As US Prepares to Leave Iraq, Ex-Advisor to Iraqi President Says Kurds Need Reliable Partners
© AP Photo / Jim MacMillan, FileUS Marines from the 2nd Battalion, 5th Marine Regiment, run to a building after detonating explosives to open a gate during a mission in Ramadi in Anbar province, Iraq
© AP Photo / Jim MacMillan, File
Washington has a proven track record failing its allies, says a former Kurdish official, whereas such countries as Iran and Russia are known for standing by their partners and fighting for them until the end.
With the pullout from Afghanistan officially over, the US is now looking to meet another deadline and withdraw its forces from Iraq, where they have been stationed since 2003.
Today, there are some 2,500 US troops in Iraq. They help local forces combat remnants of Daesh* and other terrorist groups. After the withdrawal, only few troops will be left, and they are expected to train and advise the Iraqi military.
The promise to leave the region has already stirred worries among many Kurds within Iraq, and Hiwa Osman, an Erbil-based political analyst and former advisor to Jalal Talabani, a Kurdish politician who served as the president of Iraq from 2006 to 2014, says that the pullout of American forces from the country will not turn it into another Afghanistan, but Iraq will be "fragmented and divided".
"The south will fall into the hands of Iran. In the north, where the Kurds are, there will be a Turkish takeover, whereas in the centre, where most Sunnies reside, there will be a civil war," Osman believes.
Up until recently, the Kurds of Iraq had high expectations of US President Joe Biden, who took office in January.
Unlike his predecessor Donald Trump, who was perceived as someone who used the Kurds in his fight against Daesh and who dumped them years later, Biden has been viewed as a reliable partner, and as a leader who could solve their multiple problems.
And those were in abundance. They included the attempts of Iran and Turkey to bite off some territories from the Kurds, the lack of agreement with Iraq's central government over oil revenues and disputed land and the involvement of the Kurdish Peshmerga forces in the Iraqi military.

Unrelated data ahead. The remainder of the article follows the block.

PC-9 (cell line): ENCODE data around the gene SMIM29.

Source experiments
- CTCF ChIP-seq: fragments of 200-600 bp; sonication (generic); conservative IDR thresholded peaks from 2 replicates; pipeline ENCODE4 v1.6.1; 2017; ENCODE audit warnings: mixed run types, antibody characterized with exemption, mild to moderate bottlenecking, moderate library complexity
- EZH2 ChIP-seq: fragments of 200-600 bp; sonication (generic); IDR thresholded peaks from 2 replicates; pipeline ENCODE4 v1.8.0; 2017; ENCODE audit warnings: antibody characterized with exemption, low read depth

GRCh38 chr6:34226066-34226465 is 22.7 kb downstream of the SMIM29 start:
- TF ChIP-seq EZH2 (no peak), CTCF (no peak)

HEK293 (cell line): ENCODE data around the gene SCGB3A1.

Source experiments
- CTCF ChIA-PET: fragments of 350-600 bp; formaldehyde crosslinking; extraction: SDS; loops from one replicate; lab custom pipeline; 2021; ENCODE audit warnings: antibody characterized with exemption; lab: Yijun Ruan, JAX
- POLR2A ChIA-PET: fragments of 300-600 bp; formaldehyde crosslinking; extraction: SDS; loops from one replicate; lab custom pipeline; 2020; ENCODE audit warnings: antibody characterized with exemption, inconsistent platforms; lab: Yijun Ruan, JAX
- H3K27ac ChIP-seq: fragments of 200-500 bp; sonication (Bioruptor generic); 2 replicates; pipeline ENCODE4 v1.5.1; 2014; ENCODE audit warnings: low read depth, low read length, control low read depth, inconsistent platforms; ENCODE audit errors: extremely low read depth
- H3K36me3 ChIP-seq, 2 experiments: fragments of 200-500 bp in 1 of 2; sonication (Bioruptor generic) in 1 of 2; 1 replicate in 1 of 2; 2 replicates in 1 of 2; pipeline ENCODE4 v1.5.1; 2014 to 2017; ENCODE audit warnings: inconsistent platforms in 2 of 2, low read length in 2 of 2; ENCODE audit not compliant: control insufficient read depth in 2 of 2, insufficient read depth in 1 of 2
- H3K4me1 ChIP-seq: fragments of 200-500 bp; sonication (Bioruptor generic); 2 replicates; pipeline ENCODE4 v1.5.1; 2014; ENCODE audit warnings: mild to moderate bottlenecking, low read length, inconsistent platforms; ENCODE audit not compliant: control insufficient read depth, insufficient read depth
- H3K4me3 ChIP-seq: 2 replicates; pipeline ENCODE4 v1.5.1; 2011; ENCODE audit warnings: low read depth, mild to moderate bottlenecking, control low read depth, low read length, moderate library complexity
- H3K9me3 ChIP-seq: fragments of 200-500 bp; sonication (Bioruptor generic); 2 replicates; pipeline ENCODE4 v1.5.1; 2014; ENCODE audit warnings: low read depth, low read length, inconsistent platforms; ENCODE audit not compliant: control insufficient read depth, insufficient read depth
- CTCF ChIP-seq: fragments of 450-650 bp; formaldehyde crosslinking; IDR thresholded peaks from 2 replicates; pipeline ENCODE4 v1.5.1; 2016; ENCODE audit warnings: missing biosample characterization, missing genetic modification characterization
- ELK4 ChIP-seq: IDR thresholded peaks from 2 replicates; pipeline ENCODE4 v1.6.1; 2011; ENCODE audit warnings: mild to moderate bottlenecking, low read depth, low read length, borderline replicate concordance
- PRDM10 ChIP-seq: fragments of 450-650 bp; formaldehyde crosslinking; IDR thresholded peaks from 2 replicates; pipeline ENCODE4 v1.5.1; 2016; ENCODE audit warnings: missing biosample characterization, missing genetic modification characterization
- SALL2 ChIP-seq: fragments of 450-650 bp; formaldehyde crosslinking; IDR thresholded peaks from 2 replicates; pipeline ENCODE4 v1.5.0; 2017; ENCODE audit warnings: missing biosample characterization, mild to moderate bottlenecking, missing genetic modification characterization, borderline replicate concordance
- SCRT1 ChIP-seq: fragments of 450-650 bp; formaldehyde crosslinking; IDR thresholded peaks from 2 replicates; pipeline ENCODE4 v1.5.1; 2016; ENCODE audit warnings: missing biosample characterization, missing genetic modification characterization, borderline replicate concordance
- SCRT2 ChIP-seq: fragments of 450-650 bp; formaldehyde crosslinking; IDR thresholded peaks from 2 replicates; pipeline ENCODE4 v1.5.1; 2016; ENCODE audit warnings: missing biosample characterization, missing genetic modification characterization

Now, as the policy of the Biden administration is clear, many Kurds feel exposed but Osman says he has not been surprised by the move, given Washington's "poor history" mistreating its allies. "They have always said they would not leave the Kurds. But history taught us they always did".
Such was the case in 1975, when following the Iran-Iraq border treaty, the Kurds were attacked by the then-leader of Iraq, Saddam Hussein, while the Americans, who initially seemed to have supported the Kurdish leader Masoud Barzani, were sitting idly by.
In the 1980s, the Kurds experienced a similar setback when they joined the Iranian revolutionary guards in the Iran-Iraq war. Once the hostilities came to an end, Saddam Hussein became even more ruthless towards the ethnic minority that had cooperated with his enemy. Washington once again preferred not to interfere.
"They have also left the Kurds of Syria," says Osman, referring to the 2019 US withdrawal from the war-torn country and refusal to confront Turkey over its decision to move troops and proxy forces into Kurdish-controlled areas. "They cannot be trusted, and this is the reason, why the Kurds should be looking for alternatives."
Looking for Allies
One such alternative could be Iran, thinks the former advisor. Steps in that direction have already been taken. In 2018, Kurds gave reassurances to the Iranians that they would not allow any Kurdish opposition groups to launch cross-border attacks from Iraqi Kurdistan, something that brought the two sides closer.
And, more recently, eastern Kurdistan made a series of appointments that indicated they were seeking closer ties with the Islamic Republic.
There have also been attempts at rapprochement with Russia. In 2020, Moscow made sure to involve the Kurds in negotiations with Syrian President Bashar al-Assad, whereas Russian President Vladimir Putin has reiterated the importance of Iraq's Kurdish Pershmerga forces in their fight against Daesh.
"For the Kurds, it makes perfect sense to align themselves with such countries as Iran and Russia. Those stand by their allies to the last bullet. So if I were a decision maker and I needed to choose between Washington and Moscow, I would most certainly go for the latter", Osman concludes.
*Daesh, also known as ISIS/IS/Islamic State, is a terrorist group banned in Russia and many other countries.